And remember, most leftovers can be frozen and enjoyed weeks later. You can make an economically large meal and portion leftovers into zip-top freezer bags, saving you money on a future grocery bill, and time when you have mouths to feed on a busy night.
Buy Local Farmstand Produce, Meats, and Goods
A lot of grocery costs come from markups. Between the time the produce and meat are harvested until you pluck it from the store shelf, it may have gone through several price increases. When you buy directly from the farmers and growers, you typically pay less.
Plus, many farmstand produce is organic, making it safer and healthier for you.
And buying meat from a local farm can really give you some cost savings. Many people, including Be Vivid You's product manager, Kathleen, are buying whole cows from ranchers.
You get to choose how you want it processed (how many steaks, roasts, etc.) and the savings is substantial. This could give you months or even a year's worth of meat while avoiding grocery store markups. A whole cow is a lot of meat, but a single family can order one and share it. And you can even get soup bones to make your own delicious, nutritious bone broth!
Buy Seasonal Produce
It pays to buy what is in season. Look for the specials on produce and you will be buying the most in-season and most delicious produce. This is a more traditional way of eating and many think it’s more healthy. You’ll be cycling through different kinds of produce throughout the year instead of eating the same things all year round. And the savings can be substantial.
Use Mason Jars for Fruits and Veggies
One tip to keeping your produce fresh in the fridge is to store them in mason jars. Air is the culprit to food spoilage, so an air-tight mason jar will keep them fresher longer (they won’t get mushy or moldy nearly as quickly as being stored in a plastic zip-top bag or container).
Just make sure your produce is thoroughly dry before doing this.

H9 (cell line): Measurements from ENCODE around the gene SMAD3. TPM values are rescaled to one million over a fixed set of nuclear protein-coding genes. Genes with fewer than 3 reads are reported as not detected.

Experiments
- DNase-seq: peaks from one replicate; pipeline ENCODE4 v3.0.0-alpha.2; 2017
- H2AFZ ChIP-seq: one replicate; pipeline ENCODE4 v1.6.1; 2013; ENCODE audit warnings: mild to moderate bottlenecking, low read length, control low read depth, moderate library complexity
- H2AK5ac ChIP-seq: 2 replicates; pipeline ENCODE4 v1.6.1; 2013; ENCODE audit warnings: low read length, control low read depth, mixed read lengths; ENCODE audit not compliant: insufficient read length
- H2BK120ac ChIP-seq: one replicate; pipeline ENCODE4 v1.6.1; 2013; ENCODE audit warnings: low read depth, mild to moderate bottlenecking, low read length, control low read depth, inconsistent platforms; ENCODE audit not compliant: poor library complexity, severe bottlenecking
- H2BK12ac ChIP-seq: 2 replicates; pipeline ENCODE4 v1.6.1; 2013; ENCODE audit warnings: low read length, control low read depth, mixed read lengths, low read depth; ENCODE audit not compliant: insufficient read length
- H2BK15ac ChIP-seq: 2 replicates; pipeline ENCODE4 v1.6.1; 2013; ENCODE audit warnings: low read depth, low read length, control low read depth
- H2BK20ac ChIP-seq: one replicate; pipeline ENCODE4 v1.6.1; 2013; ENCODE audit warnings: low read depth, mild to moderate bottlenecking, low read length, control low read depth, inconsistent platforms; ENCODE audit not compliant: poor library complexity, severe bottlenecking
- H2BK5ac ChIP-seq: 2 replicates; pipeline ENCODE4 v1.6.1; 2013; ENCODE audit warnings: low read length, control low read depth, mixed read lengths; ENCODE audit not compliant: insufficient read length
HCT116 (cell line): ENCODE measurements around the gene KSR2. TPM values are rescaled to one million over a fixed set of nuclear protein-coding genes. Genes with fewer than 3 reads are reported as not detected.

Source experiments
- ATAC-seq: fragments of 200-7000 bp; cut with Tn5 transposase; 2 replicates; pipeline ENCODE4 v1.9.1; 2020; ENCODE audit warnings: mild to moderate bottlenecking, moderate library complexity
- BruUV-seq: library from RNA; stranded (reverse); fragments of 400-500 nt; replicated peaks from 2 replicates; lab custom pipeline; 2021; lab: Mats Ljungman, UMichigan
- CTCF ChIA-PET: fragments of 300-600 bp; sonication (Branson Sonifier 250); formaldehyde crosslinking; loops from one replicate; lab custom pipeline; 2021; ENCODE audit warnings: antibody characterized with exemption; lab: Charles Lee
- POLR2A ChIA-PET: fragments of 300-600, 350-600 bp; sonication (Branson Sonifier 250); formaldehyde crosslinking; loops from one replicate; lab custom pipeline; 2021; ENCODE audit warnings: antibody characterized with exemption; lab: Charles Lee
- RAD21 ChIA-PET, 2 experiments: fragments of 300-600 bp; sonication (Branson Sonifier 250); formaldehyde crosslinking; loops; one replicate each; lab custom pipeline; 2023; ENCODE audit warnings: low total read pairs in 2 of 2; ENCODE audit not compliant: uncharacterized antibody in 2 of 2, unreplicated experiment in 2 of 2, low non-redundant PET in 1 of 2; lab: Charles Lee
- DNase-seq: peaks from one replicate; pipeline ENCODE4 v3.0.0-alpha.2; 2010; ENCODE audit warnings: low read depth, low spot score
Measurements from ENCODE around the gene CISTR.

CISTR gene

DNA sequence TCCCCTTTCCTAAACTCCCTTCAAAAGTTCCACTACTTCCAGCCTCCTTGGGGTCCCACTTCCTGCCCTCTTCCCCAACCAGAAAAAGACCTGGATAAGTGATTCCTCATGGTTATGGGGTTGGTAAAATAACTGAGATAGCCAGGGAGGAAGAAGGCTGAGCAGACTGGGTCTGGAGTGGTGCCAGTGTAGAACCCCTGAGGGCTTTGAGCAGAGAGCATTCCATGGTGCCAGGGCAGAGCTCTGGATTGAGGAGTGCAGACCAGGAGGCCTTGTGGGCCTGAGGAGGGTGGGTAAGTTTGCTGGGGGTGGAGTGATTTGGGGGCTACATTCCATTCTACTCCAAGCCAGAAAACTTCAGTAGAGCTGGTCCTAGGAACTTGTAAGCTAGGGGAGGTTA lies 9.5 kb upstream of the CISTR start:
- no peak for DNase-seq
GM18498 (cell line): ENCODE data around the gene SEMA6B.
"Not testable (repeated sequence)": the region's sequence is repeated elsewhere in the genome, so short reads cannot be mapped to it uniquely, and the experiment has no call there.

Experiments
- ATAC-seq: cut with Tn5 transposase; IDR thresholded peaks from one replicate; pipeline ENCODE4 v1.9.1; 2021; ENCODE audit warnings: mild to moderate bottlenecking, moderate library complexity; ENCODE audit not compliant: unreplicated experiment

Put Food on Top Shelf of Fridge
This is a great tip for leftovers and any food that will spoil the quickest -- store them on the top shelf of the fridge, so they're they first things you see. This is an especially good tip for produce, instead of the crisper drawers below, since that’s where produce '”goes to be forgotten.”
Yours-truly swears by this. I know anything I put in the bottom crisper drawer will be forgotten and turned into mush.
This makes sure you and your family grab the most perishable items first, and will definitely cut down on food waste.
Grow Your Own Herbs
Herb waste is a common issue that adds to the grocery bill. You buy a package of fresh basil, only to use a tiny amount with the rest going bad after a few days. Instead, try planting your own herb garden, even indoors during the winter. That way you only clip what you need and always have fresh herbs on hand. If you cook with herbs frequently, this is a substantial savings.
There are also easy ways to grow your own microgreens and sprouts indoors. These are great additions to soups and salads and can be quite pricey at the grocery store.
Save on Coffee with a Coffee Maker
Coffee can put a dent in your wallet, but only if you let it. First, you can always save by making your coffee at home, and there are some amazing coffee makers that can recreate your favorite lattes and specialty drinks. For more savings, ditch the Keurig and go with a traditional drip coffee maker or cappuccino/latte machine. That way you can grind your own coffee beans, which is much more cost effective versus coffee pods.
Coffee beans are also great to buy in bulk, with substantial savings. Just make sure you store them in air-tight containers in a darker part of your kitchen, like the pantry, to extend its freshness.
How Are You Saving on Groceries?
These are just a few of our hand picked favorites, but we would love to hear yours in the comments or on our social channels!